Can CRISPR treat cancer?

11 February 2020

Interview with 

Joseph Fraietta, University of Pennsylvania

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Gene Editing CRISPR

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In a world first in humans, scientists in the US have used the gene editing tool CRISPR to treat patients with cancer. In a proof-of-concept study, the team began by harvesting immune “T” cells from 3 patients with advanced tumours. They then edited the T cells’ genes to re-programme the receptor that the T cells use to recognise hostile targets so that they would then regard the patient’s cancer cells as foreign and destroy them. A gene that normally puts the brakes on cell growth was also disabled, so the T cells should be able to grow and expand their numbers in the body, to keep the cancer under control in the long term. The modified cells were then injected back into the patients, and Katie Haylor heard what happened from Joseph Fraietta...

Joseph - We use the molecular scissors to delete the genes that code for the natural T-cell receptor, so that we can insert the tumour specific T-cell receptor, and thus endow these T-cells with the ability to seek out and destroy the tumour so to speak.

Katie - So it's almost like the guards on the outside of the fortress, they can see the enemy and maybe sound the alarm?

Joseph - Absolutely, yes. And expand and mobilise and kill the tumour as well.

Katie - What exactly is a receptor?

Joseph - A receptor is a molecule on the surface of a T-cell that can recognise tumour specific components, in this case, protein fragments. And so that's how a T-cell knows it's a tumour, and it's triggered to attack and as you said, sound the alarm and expand into this massive army. In this paper, those were two edits that we did to the genome and then we did a third, and there's a specific molecule that T-cells overexpress and it's called PD-1: Programmed death ligand one. And this is overexpressed on T-cells in the context of cancer. And what it does is it sort of puts the brakes on the T-cell response. It prevents that expansion of the army to really take care of this tumour and it also shuts down all of those weapons that the T cell has to really fight the tumor. So the third edit that we did was to delete the gene that codes for this PD-1 protein to take the brakes off of that response.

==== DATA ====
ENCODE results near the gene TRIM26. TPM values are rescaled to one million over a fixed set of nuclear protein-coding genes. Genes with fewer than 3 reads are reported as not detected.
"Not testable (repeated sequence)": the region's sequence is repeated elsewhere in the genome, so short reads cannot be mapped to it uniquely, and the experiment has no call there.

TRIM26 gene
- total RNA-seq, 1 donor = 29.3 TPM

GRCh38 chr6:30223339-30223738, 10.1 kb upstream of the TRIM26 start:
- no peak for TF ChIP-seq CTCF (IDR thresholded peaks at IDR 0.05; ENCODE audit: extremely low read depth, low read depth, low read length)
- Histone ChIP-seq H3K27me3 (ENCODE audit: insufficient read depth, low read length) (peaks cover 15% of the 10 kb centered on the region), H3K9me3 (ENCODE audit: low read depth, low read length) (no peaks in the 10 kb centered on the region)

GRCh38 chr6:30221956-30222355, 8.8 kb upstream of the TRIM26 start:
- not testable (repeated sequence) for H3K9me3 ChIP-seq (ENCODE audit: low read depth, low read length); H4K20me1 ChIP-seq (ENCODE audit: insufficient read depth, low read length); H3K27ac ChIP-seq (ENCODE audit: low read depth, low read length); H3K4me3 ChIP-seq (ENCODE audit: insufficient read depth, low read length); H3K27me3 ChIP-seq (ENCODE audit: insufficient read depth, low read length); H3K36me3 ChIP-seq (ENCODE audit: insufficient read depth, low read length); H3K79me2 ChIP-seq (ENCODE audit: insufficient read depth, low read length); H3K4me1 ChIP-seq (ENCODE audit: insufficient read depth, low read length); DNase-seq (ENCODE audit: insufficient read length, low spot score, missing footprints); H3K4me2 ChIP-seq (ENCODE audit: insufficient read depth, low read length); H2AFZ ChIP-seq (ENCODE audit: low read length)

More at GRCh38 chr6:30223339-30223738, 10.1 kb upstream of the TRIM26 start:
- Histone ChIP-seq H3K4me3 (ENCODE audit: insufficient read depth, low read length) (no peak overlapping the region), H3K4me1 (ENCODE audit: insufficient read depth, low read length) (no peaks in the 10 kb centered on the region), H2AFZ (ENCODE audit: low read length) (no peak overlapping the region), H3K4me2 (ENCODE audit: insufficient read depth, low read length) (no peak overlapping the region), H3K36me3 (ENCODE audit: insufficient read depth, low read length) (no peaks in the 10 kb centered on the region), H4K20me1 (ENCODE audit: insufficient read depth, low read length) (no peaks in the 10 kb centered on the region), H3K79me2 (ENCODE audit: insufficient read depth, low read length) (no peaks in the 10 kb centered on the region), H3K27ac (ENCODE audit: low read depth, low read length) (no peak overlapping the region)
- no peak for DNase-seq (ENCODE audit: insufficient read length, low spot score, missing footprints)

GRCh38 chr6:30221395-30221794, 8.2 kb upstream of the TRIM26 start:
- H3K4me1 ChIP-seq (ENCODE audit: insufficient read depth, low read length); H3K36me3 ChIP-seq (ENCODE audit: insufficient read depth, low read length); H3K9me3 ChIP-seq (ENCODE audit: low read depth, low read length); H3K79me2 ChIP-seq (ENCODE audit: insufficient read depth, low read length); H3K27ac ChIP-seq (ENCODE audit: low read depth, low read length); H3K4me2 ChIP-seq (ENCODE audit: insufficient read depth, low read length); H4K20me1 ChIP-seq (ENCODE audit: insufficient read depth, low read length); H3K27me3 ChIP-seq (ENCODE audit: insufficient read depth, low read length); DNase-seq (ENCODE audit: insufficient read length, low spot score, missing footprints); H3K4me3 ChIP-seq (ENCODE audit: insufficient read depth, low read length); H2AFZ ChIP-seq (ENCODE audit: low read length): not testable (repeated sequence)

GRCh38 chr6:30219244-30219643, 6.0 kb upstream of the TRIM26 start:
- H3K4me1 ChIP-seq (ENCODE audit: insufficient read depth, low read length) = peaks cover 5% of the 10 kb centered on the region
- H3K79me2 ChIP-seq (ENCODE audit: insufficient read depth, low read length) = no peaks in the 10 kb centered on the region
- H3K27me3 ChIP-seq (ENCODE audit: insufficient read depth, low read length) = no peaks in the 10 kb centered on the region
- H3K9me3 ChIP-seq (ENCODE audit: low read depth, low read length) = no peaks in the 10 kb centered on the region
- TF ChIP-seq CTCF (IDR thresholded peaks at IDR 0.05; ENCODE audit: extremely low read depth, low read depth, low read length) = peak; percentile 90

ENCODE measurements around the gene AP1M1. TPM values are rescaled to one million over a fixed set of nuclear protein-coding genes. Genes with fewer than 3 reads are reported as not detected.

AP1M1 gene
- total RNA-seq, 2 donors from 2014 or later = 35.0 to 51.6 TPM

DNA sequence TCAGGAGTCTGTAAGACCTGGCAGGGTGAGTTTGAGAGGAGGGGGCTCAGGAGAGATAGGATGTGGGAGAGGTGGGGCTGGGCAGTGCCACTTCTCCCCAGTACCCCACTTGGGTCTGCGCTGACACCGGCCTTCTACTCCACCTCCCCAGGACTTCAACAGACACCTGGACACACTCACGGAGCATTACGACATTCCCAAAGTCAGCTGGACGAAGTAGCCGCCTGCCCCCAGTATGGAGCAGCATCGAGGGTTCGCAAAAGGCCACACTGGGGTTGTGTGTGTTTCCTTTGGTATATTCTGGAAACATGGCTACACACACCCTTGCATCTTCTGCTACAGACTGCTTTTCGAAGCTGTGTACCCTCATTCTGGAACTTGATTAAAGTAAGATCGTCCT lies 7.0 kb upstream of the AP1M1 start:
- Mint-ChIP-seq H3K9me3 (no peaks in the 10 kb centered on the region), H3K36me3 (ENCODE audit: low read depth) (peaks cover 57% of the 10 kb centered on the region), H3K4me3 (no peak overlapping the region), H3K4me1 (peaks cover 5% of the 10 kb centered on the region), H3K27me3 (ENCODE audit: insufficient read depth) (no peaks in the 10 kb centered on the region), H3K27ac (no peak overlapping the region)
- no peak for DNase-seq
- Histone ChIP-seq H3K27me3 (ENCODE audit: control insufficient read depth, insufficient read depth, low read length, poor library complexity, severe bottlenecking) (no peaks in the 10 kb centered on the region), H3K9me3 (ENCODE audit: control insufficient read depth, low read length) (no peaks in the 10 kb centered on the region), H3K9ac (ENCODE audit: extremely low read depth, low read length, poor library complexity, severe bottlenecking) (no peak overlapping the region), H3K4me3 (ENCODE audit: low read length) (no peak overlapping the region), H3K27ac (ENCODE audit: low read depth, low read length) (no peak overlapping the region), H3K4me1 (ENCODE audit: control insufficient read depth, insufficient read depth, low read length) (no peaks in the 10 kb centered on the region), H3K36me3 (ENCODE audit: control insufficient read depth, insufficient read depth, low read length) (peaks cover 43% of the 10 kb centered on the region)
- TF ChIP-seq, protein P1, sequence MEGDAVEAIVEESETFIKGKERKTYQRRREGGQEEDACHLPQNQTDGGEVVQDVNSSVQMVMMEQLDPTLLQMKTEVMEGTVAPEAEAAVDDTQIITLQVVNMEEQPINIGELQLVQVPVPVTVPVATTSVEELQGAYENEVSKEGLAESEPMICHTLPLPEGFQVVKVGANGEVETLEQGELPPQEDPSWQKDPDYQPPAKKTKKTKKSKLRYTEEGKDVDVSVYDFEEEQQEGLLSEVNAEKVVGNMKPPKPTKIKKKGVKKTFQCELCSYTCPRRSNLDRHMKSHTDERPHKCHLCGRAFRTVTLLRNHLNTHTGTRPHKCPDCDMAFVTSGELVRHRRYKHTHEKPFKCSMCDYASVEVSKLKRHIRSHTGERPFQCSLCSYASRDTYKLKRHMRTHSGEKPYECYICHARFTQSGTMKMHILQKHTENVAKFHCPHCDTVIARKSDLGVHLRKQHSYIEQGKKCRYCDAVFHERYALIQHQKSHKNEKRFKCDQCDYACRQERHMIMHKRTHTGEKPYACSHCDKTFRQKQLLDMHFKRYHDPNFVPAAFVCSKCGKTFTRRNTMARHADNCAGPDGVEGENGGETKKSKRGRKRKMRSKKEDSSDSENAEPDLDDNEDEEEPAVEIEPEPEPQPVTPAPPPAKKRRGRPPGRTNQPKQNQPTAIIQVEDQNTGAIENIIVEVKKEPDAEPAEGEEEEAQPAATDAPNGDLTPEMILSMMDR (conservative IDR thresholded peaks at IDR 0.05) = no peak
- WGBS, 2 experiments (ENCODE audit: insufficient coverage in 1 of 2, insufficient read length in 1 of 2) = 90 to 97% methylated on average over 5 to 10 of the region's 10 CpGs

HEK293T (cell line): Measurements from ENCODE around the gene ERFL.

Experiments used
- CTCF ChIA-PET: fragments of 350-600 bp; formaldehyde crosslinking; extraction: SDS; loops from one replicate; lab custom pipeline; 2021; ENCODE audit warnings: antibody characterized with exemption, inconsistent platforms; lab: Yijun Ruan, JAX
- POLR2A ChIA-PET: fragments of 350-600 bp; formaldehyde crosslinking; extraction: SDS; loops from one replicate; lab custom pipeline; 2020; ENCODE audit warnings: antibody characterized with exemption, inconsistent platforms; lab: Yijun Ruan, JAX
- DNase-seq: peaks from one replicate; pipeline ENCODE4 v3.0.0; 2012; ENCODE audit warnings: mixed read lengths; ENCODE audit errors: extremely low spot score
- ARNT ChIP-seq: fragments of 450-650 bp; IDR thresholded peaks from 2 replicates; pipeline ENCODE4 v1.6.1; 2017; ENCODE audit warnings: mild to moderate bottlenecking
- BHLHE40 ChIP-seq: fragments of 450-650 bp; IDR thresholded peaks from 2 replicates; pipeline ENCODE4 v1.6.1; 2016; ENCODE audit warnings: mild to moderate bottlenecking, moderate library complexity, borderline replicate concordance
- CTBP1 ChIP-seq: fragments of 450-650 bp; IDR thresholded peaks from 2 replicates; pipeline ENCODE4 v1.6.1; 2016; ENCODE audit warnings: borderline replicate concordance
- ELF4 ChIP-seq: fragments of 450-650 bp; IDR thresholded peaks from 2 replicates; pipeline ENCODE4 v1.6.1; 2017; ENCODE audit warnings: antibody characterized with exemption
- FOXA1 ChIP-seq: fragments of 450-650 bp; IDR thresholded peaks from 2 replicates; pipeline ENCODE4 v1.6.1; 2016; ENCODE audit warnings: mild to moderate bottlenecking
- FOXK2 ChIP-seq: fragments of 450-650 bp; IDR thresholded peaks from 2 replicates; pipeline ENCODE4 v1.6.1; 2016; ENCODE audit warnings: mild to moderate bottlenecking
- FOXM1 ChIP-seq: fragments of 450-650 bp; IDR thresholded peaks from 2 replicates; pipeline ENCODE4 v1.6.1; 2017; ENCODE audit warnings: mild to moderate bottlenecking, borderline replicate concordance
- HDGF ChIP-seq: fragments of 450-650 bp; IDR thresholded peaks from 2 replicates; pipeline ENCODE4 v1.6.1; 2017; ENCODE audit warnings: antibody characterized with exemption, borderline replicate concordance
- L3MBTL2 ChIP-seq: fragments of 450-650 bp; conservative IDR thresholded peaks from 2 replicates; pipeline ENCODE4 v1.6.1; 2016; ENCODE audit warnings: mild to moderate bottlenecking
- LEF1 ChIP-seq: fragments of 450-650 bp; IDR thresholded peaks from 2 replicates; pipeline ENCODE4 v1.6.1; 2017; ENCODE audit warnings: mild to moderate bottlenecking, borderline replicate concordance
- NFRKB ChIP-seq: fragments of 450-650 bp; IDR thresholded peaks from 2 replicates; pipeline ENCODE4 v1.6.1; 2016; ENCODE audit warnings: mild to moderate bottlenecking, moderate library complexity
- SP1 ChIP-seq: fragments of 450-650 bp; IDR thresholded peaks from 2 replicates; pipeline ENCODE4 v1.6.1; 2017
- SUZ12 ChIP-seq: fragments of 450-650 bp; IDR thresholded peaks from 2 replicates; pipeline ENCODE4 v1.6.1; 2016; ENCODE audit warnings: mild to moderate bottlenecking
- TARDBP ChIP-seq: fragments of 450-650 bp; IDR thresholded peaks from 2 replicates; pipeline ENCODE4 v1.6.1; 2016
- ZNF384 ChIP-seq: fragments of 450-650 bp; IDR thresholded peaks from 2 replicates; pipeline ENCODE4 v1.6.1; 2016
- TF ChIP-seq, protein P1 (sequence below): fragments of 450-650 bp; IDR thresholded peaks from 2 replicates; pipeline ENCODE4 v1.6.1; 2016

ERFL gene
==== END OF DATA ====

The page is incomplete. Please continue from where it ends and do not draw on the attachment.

Katie - What was the result then when you transfuse these T-cells back into these people who had cancer?

Joseph - Remarkably these CRISPR edited, reprogrammed T-cells expanded, and they also persisted and that's very key. We really need them to persist, to do battle with the tumour, and also to sort of hang around should the enemy return.

Katie - From what I understand about cancer actually, uncontrolled proliferation is a bit of a hallmark. Is there any worry about having runaway T-cells?

Joseph - That is a very valid point and that has been documented actually, when other therapies were used to target this specific molecule in the context of cancer. So to prevent that, we carefully monitor the patients during the trial and we're going to continue to monitor the patients very carefully during longterm followup, for any signs of these runaway T-cells, as you put it.

Katie - Where do you go from here?

Joseph - I believe that designing new cellular therapies, using better technologies is the most likely path forward. Given the high costs of these clinical trials and the organisational and logistic challenges, we really owe it to the patients to use the best technologies that are available at the current time, and so CRISPR based gene editing and genome editing, it's just moving forward at such an incredibly fast pace. So I think the next frontier is to use some of the new CRISPR based editing approaches to really improve these so-called designer T-cells, that are the patient's own T-cells that we use to treat their cancer. We hope that this study will help really forge a path for developing “best in class” engineered T cells to treat cancer and hopefully a variety of other diseases.

 

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